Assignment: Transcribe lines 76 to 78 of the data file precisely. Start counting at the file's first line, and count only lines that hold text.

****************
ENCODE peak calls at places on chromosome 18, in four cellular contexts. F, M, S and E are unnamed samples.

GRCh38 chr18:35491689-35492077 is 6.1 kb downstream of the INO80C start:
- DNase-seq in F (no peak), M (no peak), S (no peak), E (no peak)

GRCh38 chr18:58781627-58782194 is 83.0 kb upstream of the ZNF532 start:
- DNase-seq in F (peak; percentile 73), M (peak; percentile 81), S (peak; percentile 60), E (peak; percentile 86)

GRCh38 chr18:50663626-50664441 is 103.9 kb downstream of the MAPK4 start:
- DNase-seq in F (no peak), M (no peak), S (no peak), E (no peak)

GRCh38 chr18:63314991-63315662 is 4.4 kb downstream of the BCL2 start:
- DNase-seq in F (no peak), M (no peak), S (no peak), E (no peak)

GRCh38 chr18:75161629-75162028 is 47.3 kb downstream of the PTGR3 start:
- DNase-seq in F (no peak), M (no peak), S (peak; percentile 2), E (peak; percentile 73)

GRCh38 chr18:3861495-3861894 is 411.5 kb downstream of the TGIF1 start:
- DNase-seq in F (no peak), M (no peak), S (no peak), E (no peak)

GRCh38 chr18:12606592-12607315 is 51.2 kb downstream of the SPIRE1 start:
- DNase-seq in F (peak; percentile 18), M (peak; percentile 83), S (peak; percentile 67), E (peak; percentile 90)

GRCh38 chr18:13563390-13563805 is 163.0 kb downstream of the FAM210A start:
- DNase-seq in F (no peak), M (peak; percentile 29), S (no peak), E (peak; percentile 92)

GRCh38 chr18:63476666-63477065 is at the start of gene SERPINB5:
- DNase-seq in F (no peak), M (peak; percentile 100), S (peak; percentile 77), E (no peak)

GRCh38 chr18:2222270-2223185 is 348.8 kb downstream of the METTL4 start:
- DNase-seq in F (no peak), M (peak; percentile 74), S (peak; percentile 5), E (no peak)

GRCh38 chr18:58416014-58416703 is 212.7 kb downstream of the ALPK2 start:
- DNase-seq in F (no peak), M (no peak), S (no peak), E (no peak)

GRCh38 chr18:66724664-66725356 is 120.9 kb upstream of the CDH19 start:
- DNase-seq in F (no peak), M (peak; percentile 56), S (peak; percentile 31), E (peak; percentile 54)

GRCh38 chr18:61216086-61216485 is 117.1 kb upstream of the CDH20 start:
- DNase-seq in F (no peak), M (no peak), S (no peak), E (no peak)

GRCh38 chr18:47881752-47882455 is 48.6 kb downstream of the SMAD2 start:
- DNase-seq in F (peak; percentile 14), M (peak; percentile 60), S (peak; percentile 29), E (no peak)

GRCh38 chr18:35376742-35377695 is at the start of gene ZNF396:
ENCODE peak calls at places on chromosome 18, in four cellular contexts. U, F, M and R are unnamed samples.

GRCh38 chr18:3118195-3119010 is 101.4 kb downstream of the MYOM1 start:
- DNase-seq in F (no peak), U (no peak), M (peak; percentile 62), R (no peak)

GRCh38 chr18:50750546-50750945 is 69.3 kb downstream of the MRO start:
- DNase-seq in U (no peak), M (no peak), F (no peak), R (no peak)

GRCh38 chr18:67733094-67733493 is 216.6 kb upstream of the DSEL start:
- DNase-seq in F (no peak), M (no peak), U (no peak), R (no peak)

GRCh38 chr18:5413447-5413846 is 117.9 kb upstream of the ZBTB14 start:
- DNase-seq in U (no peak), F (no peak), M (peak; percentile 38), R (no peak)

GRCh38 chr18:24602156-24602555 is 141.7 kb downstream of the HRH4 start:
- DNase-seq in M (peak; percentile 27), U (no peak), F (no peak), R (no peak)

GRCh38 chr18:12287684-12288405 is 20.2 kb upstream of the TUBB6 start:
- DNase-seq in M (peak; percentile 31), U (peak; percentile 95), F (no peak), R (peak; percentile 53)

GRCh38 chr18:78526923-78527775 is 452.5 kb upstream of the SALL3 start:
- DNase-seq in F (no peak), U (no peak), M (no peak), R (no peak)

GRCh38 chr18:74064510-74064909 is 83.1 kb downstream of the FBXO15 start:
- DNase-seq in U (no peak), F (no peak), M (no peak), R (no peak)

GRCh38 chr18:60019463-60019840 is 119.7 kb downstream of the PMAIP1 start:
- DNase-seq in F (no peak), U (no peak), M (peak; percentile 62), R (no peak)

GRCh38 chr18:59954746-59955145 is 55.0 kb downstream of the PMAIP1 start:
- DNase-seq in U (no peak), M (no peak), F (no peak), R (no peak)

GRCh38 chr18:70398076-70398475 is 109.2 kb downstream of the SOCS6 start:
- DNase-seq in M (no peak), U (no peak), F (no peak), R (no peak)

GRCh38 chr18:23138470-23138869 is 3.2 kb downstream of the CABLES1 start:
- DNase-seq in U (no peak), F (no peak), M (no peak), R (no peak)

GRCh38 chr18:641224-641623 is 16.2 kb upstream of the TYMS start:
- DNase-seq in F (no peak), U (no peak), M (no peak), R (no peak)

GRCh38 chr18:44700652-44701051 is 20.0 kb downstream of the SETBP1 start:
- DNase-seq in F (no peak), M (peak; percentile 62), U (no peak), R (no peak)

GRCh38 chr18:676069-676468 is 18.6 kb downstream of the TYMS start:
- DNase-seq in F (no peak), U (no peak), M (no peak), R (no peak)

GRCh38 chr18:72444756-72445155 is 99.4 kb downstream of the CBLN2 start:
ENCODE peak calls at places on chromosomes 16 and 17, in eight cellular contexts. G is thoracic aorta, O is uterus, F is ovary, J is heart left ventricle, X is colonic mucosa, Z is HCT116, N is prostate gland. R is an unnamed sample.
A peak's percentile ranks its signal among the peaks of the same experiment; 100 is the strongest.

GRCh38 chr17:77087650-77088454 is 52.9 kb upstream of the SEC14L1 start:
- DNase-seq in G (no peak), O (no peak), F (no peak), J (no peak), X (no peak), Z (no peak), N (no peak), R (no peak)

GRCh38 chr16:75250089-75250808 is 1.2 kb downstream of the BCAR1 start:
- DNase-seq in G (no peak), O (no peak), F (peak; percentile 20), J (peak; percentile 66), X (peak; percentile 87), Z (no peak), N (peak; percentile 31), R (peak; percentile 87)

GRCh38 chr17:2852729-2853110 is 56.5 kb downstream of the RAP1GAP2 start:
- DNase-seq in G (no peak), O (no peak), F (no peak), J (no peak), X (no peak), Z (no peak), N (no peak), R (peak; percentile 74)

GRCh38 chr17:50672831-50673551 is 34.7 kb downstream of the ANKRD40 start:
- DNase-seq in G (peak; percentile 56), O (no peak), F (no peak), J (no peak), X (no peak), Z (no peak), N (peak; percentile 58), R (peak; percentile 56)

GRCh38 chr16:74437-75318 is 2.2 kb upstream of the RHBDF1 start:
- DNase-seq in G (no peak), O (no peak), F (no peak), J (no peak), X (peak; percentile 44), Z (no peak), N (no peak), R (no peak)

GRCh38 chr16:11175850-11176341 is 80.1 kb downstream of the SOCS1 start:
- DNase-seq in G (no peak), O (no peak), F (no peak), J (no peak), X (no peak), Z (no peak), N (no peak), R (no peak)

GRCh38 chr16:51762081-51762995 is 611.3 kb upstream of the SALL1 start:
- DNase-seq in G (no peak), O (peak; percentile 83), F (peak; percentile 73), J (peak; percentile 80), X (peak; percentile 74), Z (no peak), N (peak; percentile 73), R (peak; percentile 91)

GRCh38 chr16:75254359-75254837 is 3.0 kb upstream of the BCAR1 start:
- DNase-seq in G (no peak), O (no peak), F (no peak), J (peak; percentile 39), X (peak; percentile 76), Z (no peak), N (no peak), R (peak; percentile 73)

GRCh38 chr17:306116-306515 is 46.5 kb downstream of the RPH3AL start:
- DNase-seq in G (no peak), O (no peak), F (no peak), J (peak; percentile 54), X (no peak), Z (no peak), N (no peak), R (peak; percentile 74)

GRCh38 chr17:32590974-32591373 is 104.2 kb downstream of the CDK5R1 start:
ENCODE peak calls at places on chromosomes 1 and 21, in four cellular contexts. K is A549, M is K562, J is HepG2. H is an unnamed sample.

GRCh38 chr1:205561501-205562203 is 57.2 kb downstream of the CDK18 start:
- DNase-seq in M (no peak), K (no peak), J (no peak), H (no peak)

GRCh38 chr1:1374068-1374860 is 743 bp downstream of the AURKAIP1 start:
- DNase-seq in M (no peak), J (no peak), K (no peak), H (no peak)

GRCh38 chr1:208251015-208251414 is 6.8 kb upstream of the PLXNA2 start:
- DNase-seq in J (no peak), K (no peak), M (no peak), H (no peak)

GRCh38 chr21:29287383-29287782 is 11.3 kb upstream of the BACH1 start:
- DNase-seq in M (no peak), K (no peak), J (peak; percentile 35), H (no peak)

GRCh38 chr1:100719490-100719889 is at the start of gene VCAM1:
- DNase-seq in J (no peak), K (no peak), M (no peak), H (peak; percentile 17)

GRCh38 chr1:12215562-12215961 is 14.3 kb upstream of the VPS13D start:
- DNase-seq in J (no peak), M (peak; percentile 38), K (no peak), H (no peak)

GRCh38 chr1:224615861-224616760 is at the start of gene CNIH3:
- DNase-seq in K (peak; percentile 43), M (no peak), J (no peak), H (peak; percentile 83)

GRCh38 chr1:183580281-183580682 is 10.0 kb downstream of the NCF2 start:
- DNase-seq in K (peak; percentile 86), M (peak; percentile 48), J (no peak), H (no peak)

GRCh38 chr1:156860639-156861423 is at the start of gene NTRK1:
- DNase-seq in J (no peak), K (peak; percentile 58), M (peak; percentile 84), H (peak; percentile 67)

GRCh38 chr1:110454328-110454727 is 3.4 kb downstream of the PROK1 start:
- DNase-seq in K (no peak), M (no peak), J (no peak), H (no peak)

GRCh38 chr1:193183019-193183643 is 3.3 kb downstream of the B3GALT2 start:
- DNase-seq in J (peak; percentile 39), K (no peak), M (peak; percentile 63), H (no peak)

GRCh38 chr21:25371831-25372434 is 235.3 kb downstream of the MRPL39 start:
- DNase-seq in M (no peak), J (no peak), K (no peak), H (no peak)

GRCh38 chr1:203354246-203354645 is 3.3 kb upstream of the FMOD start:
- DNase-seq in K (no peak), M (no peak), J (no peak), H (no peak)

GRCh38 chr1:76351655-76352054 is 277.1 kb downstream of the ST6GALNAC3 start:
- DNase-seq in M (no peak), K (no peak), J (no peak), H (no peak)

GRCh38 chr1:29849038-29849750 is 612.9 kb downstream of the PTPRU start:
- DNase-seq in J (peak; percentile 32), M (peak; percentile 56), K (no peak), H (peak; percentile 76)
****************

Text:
- DNase-seq in G (no peak), O (no peak), F (no peak), J (no peak), X (no peak), Z (no peak), N (no peak), R (no peak)

GRCh38 chr16:51762081-51762995 is 611.3 kb upstream of the SALL1 start:
- DNase-seq in G (no peak), O (peak; percentile 83), F (peak; percentile 73), J (peak; percentile 80), X (peak; percentile 74), Z (no peak), N (peak; percentile 73), R (peak; percentile 91)